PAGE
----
BUT, I think it’s also important to move away from that as fast as you can. I didn’t really move away from that that fast, I stayed there for like a solid four years just trying to change people’s minds because I thought I was saving somebody: the animals. When you have that savior complex, things get really complicated and you end up being a bit delusional, because nobody needs saving; not even the animals that can’t speak for themselves. At the end of the day, people are going to make the choice they are going to make and the only thing we can do is choose for ourselves and be at peace when we go to bed at night, saying to ourselves: I did what I wanted to do, what is aligned with my truth and with my values. Other than that, you can’t really do much.

I think it’s important to just lead by example. That’s the strongest thing you can do. That’s how it happened with my husband. He is not completely vegan, as he started eating eggs, but from a specific farm that he likes and where we ‘know’ the chickens. But he just did it on his own. It’s the same for my mom, and my brother. When I try to push my beliefs on somebody else, it doesn’t really work. I think everybody knows exactly what they need, and I can’t be the one to tell people you should go vegan, because it’s going to be better for you, because I don’t really know. There’s no way for me to really know that. I know for me, it’s the compassionate thing to do and it would be great for all the animals in the world not to be killed. But I don’t really know if that other person would be better off on a vegan diet. I can’t be that stubborn or delusional.”

Even though during the discussion of this topic, there were many things to say, be it around animal cruelty, that some cultures only eat meat to celebrate certain events, and that some people may not necessarily be better off with a vegan diet, we also saw Mrs. de Faría very much at peace with her choice and lifestyle. We loved the humble approach, as well as her description of how she came to those simple words: ‘Freedom of choice’. We found this way of leading by example absolutely admirable and it did leave a lasting impression.

Forever home

As Mrs. de Faría was born and raised in Venezuela, we were curious about how she experienced living in the United States. Before moving there, she had already worked up an impressive resume starring in the award-winning Isa TKM, a very popular Spanish Nickelodeon show. After that she starred in impressive shows like Sitiados (Besieged), to eventually end up as one of the main characters of Deadly Class, and soon we’ll see her star in The Exorcism of God, a horror movie we’re looking forward to watching. That being said, swapping between Latin-American projects and US-based projects is something that feels hard to pull off.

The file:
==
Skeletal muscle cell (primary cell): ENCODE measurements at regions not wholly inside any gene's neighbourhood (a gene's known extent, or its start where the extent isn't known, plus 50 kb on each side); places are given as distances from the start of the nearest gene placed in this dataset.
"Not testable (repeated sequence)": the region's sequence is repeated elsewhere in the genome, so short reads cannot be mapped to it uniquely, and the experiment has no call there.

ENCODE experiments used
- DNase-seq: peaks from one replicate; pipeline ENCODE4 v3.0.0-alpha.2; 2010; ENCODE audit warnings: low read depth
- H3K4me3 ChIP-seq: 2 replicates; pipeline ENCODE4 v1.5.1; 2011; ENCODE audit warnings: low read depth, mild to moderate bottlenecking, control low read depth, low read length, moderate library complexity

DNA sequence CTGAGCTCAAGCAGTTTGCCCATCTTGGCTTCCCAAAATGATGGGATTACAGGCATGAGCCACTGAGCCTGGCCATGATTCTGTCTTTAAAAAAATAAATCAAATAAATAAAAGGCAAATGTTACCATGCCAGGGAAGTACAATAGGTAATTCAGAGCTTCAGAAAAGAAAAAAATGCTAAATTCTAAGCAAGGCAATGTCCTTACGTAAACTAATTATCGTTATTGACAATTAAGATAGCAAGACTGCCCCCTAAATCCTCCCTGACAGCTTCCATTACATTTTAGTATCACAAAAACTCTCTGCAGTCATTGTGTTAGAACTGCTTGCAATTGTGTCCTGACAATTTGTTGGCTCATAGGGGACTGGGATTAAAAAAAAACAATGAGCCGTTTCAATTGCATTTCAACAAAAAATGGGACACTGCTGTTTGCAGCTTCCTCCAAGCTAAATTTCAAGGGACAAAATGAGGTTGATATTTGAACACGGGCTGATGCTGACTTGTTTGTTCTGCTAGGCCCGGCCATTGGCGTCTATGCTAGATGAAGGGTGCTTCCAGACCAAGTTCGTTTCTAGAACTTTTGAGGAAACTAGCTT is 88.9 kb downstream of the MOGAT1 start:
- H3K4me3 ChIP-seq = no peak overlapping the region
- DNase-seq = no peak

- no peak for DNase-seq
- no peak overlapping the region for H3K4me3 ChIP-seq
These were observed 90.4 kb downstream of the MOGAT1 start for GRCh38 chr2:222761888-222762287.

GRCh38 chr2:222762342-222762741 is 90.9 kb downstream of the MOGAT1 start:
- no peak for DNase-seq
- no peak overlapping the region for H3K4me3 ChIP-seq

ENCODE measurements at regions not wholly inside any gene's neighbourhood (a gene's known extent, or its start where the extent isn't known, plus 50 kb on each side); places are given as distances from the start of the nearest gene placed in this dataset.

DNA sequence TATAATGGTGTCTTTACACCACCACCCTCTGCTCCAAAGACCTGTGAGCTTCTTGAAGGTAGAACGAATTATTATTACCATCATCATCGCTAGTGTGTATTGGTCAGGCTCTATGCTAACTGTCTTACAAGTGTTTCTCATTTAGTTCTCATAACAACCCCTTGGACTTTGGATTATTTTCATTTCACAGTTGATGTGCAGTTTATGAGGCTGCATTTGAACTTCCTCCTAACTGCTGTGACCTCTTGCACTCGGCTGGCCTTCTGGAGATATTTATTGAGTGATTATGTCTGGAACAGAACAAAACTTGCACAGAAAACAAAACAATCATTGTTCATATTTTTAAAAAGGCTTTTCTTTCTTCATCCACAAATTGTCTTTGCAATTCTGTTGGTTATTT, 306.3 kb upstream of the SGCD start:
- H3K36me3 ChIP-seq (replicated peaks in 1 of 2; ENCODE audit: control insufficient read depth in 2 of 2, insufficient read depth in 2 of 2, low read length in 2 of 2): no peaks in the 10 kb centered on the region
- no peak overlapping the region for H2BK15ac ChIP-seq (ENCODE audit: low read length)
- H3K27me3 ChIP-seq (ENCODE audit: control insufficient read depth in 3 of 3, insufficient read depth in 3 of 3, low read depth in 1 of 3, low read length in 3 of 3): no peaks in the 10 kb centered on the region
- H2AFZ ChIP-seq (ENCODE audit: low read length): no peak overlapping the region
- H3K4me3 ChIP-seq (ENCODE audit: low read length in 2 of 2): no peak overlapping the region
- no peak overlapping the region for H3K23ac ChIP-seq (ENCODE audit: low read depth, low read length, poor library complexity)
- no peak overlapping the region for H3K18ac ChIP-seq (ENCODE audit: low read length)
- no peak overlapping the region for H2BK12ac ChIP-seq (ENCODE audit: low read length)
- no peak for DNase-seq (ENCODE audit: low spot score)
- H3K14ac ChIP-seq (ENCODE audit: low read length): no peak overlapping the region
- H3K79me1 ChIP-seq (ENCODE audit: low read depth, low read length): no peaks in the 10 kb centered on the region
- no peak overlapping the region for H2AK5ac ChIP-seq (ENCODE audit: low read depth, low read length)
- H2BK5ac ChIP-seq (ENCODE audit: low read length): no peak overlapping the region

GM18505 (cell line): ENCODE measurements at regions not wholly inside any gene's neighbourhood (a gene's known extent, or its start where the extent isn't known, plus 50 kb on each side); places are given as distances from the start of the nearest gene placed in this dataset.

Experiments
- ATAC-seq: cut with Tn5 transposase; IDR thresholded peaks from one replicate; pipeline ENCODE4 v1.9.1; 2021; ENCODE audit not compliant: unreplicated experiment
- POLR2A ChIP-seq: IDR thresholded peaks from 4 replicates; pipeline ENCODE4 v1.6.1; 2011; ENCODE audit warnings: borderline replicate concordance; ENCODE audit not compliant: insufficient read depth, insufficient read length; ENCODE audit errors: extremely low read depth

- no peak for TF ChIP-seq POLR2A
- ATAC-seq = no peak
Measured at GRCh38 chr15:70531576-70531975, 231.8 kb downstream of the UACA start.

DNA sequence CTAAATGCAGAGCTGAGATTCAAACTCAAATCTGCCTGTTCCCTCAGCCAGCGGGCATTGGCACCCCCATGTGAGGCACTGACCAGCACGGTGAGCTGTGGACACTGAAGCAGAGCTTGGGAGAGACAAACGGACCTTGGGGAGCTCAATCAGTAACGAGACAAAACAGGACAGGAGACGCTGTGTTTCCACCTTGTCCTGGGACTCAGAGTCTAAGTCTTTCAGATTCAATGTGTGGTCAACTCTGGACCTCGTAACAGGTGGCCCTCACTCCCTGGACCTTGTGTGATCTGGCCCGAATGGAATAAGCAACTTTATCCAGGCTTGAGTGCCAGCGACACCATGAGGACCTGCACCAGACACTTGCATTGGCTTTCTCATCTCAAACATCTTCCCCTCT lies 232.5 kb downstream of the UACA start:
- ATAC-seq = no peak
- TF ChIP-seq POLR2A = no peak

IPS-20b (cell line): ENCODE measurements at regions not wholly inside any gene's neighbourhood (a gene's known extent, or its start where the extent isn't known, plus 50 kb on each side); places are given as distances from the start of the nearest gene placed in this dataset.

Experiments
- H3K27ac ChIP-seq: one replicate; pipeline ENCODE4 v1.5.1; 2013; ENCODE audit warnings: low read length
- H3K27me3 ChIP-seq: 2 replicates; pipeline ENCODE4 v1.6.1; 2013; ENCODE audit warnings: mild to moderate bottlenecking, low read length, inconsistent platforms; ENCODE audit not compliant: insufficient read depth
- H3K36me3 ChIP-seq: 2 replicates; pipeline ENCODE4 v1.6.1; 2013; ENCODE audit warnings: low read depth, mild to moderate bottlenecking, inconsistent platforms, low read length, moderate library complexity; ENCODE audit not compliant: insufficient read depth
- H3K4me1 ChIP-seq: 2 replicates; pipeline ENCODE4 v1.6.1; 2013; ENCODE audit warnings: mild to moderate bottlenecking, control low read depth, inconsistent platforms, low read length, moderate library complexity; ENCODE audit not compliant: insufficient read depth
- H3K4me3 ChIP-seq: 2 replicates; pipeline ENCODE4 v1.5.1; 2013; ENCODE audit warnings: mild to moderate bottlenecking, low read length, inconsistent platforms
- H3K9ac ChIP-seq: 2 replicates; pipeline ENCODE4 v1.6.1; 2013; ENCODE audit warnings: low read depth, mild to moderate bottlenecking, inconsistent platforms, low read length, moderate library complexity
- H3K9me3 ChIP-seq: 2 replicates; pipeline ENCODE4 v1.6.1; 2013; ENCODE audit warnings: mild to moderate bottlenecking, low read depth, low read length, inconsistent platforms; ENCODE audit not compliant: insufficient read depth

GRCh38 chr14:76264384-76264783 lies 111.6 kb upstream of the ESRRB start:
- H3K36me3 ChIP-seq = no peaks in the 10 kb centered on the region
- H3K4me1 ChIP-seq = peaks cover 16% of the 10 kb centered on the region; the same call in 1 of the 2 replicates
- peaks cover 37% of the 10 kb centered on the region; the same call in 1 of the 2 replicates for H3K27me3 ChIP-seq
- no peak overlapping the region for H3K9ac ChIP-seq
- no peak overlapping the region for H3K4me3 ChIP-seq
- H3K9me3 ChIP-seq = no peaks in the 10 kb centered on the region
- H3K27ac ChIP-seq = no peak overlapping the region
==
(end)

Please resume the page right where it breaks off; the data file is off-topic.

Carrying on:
“I’ve been here for a while now; for like six years, and I think I’m used to it. It’s more shocking when I go back to my country or when I go back to South America, because I remember how things work there and what is actual normal for me. And it gives me that feeling of ‘this feels good, this feels better, this feels more comfortable’. I guess whenever I’m here (States), my body and mind protects me in way that I don’t really see the difference. Because if I do look at the difference too much, I guess I’ll get uncomfortable, I’ll get sad. The mind has ways of protecting you and make you feel good.

However, I love it here, I decided to make my life here and I’m so grateful to this country. I love this country. I have friends and family here, that I have made for myself, but, it’s not my home; and it will never be. My home is Venezuela, and as much as I try to make this my home, it is not. The sooner I realize that this is not my home, I feel like I can honor both places better.”

Once again, what was said above shows that to become an actress, it’s not a matter of raking in the cash. We see a very personal side to this choice, as Mrs. de Faría had to choose between her home and what she wanted to pursue. It’s clear that she is battling a certain feeling of homesickness, while also being very content with her fairly new home. It does take a lot of courage to just move to a different country. Nonetheless, Venezuela is clearly her forever home, and it’s nice that she does look back fondly to her roots.


Over the course of our very lengthy chat, we discussed many different items. These varied from the aforementioned cancellation of Deadly Class, her future movie project The Exorcism of God, to simply her vegan lifestyle, her life in the US, and how she grew up in Venezuela. We learned a lot from this rising star. It was extremely fun to have a simple down-to-earth conversation, getting to know the person behind the role(s). There is still a lot more content we could have included in this article, but sadly, it would have become slightly too long to read. We hope to have a fun conversation again with Mrs. de Faría in the future, sharing new insights, as well as new projects.